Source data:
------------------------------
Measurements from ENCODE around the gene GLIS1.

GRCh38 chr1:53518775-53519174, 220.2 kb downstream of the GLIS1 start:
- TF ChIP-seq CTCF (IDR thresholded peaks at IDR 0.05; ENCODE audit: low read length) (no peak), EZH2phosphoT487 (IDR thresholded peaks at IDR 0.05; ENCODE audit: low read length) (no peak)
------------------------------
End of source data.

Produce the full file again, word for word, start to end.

Measurements from ENCODE around the gene GLIS1.

GRCh38 chr1:53518775-53519174, 220.2 kb downstream of the GLIS1 start:
- TF ChIP-seq CTCF (IDR thresholded peaks at IDR 0.05; ENCODE audit: low read length) (no peak), EZH2phosphoT487 (IDR thresholded peaks at IDR 0.05; ENCODE audit: low read length) (no peak)